Now the Harvard professor who has been in recent headlines is going to include Latinos and other ethnic groups in a new PBS series called Faces of America, Longoria said during the National Council of La Raza conference in Chicago this past week.
Dr. Gates traced the family roots of Longoria and she spoke about their first conversation at the conference.
"I think you are a fascinating person and I want to tell a Latino story of where your ancestors came from," Longoria said Gates told her.
This past week Longoria got her results from DNA testing and research. It turns out
the Longoria family landed in North America in 1603 "which was 20 years before the Mayflower," Longoria said.
"I was blown away and Dr. Gates said I have to tell you of all the people I have traced you are one of the most American people I've ever found. Your family was here before Pilgrims," said Longoria who is Mexican-American and traces her roots all the way back to Asturias, Spain.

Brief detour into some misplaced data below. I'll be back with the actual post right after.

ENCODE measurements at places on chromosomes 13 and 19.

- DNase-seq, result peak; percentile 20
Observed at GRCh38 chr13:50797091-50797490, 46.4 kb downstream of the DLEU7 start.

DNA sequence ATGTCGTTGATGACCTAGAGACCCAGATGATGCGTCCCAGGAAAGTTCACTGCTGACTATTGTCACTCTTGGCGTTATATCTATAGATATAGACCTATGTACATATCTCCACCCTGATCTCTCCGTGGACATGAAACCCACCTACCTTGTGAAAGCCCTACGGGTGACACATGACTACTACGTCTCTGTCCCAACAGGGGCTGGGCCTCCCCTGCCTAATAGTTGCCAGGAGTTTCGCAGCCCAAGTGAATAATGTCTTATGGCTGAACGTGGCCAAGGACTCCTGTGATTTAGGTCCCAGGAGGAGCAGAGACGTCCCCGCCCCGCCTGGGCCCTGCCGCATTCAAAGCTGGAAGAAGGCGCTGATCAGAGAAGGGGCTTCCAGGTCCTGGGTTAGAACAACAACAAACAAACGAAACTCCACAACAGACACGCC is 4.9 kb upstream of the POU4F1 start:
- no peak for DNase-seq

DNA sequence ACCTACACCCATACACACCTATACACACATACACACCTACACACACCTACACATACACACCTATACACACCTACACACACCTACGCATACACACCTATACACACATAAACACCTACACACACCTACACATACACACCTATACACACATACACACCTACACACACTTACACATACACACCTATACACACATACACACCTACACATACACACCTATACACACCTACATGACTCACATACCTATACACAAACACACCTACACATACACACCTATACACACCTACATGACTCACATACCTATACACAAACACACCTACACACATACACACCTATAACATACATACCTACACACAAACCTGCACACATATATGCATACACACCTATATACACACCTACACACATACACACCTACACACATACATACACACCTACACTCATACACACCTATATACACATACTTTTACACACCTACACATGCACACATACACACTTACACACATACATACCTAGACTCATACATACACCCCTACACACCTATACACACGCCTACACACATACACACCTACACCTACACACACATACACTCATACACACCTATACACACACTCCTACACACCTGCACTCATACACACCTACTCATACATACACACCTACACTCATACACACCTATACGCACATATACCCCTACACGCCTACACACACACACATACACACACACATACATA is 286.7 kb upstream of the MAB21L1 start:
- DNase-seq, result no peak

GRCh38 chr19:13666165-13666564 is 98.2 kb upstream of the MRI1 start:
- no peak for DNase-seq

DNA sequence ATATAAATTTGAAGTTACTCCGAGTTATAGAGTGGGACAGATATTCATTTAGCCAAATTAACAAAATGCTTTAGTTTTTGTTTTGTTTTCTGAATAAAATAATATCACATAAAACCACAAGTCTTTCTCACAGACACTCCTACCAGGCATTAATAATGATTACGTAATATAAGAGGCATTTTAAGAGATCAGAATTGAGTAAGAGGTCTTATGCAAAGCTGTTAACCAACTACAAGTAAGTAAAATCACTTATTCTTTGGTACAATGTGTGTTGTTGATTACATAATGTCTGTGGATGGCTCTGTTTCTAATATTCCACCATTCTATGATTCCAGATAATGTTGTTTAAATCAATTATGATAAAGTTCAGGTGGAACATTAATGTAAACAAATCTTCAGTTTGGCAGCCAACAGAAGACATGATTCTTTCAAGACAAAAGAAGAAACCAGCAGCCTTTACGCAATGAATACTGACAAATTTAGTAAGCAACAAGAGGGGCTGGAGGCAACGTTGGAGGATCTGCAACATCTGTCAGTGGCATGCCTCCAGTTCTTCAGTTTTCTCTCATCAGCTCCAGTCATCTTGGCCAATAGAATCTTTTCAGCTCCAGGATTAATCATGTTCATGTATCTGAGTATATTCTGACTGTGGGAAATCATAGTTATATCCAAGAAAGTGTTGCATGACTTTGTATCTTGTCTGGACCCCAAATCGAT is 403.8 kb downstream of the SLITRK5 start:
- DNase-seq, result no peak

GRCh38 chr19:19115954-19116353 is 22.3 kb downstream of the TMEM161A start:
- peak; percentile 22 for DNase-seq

Her family has lived in Texas for 12 generations under the flags of Spain, Mexico, the Republic of Texas, the Confederacy and the United States.
"(Gates) said your family lived under five flags without ever moving a foot," Longoria said. "And you're still on the same land."
"He asked me 'Do you feel like your Latino story or your Latin roots was portrayed in the history that you learned growing up?' "
Longoria explained that it was the first she had learned of it.
"It's so important to you know where you come from to know where you are going," she said.
But she underscored the importance this great scholar has played in telling the African-American history with his PBS series and soon he will tell the history of Latinos and other ethnic groups.
"I'm really proud of Dr. Gates for recognizing that the Latino story is missing from history," Longoria said.
She told the crowd, "I was honored to be a part of it."